So at this point, I’m guessing the new queen is from one of the swarm cells and those cells were on frames from Queen Vivienne. Granted I have heard that bees will move eggs into queen cups but I’m going to assume that this queen is Vivienne’s daughter. So do I take out Queen Vivienne again so I don’t lose her?

What am I going to do? I need to think and my brain is starting to hurt.

Addendum: When I look at bee math, it says 28 days + or- 5 days until a laying queen. This would give 33 days on the high end and 23 on the low end. This queen was not laying at 37 days but laying by the 47th, so this queen was >37 days but <47. They just keep you guessing. If I didn’t fear losing the VSH queen I would be curious to see which one survived, the bees will choose the well-mated queen. Plus I have those queen cups with eggs to contend with.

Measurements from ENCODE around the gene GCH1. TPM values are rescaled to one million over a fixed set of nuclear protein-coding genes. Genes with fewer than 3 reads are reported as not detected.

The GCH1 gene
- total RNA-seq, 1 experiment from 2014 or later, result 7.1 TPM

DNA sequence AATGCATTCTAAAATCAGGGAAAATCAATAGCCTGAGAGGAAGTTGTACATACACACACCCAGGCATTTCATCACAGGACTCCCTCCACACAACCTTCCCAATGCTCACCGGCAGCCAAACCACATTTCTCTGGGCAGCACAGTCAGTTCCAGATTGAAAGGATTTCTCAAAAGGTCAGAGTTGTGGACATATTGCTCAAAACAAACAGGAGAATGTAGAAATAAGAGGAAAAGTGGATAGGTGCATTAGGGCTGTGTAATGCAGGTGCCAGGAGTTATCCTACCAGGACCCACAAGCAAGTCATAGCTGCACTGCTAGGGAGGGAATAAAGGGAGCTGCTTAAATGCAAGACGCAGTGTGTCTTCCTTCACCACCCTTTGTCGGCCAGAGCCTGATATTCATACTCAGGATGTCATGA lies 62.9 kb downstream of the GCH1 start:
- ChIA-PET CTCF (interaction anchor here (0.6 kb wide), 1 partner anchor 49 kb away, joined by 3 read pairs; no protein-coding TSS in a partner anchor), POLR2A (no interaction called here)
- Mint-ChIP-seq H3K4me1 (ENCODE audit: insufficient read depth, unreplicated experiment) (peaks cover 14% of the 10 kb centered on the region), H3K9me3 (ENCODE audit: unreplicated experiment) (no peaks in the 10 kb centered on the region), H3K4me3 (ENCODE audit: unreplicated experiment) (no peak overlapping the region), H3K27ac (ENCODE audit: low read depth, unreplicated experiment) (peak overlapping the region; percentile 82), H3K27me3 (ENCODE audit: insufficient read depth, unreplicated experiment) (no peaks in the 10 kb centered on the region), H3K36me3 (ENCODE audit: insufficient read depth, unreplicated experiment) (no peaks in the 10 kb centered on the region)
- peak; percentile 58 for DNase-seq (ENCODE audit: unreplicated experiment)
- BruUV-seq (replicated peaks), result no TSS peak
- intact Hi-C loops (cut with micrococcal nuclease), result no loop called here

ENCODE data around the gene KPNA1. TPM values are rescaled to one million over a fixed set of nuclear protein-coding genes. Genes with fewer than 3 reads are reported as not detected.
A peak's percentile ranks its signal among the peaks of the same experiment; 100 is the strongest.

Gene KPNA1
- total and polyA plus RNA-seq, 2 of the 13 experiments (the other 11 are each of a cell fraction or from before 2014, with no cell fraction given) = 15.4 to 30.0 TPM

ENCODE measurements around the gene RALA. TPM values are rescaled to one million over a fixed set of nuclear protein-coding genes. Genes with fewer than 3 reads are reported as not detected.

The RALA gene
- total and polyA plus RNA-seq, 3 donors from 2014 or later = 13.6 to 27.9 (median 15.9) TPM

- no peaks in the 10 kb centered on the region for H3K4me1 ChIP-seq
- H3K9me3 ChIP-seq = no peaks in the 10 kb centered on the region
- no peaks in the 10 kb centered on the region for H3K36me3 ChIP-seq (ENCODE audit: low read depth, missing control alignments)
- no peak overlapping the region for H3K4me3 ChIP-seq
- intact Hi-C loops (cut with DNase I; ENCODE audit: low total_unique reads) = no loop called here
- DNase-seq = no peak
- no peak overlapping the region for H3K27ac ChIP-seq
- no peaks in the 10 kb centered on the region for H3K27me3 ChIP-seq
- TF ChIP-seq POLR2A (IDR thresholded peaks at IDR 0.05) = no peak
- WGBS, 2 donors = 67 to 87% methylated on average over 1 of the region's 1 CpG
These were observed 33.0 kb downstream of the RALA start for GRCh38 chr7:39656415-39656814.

The bees have decided…

That I apparently, need to have 3 hives. It’s amazing what has happened in the past week: I added the nuc with the VSH queen (Queen Vivienne, do you like the name?) in a newspaper combine on Sunday July 8th with Melissa. On July 8th, I first looked for the old queen (Queen Maria) two times, I finally found her and removed her into my queen marking cage with plunger. I set the cage under the pine tree to help keep her cool, there were about 3-4 attendants in there. I went on to look at Demeter, saw Queen Penelope and the hive looked really good though the bottom deep was essentially empty.